Eric Wolff alerted me to this moving documentary on the 500,000 people evacuated by boat from Manhattan on 9/11.
From Christopher Mims:
In nine hours, boats streaming in from all over the Northeast evacuated 500,000 people trapped on Manhattan Island by the complete shutdown of all trains and bridges in the wake of the fall of the twin towers. (Compare that with history’s second-biggest evacuation, of 339,000 soldiers and civilians from Dunkirk, in WWII, which took nine days.)
One of the things this event illustrates is that in cities present and future, redundancy is one of the keys to resilience. New York has long neglected its waterfront, and in the face of rising seas it is even occasionally seen as a liability. And yet without access to the water, a half million New Yorkers would not have made it home on 9/11.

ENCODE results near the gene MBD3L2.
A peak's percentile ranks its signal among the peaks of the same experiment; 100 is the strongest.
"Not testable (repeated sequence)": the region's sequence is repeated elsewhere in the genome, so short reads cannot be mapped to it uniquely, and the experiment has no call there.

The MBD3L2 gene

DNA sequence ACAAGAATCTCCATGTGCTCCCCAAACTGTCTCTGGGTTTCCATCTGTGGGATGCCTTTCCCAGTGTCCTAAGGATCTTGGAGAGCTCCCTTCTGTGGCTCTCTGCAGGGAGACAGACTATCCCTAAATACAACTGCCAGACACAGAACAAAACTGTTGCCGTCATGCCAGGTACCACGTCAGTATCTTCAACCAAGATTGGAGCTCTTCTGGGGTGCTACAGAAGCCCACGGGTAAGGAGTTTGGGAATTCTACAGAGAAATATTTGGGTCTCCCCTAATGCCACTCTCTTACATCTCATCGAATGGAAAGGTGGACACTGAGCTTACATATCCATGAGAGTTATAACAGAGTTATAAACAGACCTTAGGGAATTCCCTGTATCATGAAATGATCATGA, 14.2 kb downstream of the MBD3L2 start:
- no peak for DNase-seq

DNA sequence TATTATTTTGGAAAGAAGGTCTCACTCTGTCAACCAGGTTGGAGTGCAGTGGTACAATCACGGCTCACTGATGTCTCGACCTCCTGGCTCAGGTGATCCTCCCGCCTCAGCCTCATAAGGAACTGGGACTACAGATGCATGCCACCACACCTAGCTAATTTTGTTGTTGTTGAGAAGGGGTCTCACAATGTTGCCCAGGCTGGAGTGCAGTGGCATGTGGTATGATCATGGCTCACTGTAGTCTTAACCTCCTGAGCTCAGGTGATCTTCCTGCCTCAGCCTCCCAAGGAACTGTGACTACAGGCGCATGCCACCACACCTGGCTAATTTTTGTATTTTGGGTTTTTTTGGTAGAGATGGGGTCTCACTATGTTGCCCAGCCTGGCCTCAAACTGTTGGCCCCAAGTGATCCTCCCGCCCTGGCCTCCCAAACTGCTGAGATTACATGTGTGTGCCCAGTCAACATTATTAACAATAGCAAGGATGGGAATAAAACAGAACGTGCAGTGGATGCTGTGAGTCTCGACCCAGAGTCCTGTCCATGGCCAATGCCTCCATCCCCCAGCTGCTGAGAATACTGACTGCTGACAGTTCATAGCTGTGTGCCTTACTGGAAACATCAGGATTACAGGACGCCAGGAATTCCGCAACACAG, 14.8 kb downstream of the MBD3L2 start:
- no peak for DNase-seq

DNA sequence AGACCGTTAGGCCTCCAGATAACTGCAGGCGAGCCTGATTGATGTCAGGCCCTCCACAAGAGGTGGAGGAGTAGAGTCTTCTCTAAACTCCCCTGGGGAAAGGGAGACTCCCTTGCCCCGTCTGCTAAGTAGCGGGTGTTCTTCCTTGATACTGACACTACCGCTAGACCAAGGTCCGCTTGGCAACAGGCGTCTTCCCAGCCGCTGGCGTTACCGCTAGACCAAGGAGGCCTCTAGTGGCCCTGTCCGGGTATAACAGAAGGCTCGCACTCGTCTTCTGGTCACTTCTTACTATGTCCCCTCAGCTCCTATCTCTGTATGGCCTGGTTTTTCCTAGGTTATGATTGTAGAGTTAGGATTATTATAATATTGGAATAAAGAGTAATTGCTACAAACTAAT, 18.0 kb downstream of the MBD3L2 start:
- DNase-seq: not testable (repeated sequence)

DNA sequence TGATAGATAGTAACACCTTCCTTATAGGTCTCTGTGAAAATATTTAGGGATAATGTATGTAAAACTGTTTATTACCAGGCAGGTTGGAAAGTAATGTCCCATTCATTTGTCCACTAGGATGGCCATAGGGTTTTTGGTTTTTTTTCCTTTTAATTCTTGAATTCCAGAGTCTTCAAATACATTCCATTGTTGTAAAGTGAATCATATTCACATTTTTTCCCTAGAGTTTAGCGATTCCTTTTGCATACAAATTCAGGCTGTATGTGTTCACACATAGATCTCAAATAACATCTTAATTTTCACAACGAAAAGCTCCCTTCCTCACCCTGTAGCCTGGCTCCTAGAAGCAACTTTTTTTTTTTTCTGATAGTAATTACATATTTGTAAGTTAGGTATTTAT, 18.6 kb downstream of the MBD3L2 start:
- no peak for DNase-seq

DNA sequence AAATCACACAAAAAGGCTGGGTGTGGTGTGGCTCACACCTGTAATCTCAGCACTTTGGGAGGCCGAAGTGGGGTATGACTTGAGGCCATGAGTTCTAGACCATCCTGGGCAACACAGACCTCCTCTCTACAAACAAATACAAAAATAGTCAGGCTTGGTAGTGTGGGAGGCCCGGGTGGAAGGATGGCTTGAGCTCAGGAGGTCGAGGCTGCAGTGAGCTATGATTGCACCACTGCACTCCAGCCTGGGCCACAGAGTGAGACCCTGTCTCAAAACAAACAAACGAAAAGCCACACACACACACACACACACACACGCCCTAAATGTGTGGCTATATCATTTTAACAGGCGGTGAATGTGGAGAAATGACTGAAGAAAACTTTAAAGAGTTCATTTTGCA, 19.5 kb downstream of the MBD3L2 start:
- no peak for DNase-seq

Waterfront cities need their mariners – and there is nobody better to come through in a crisis.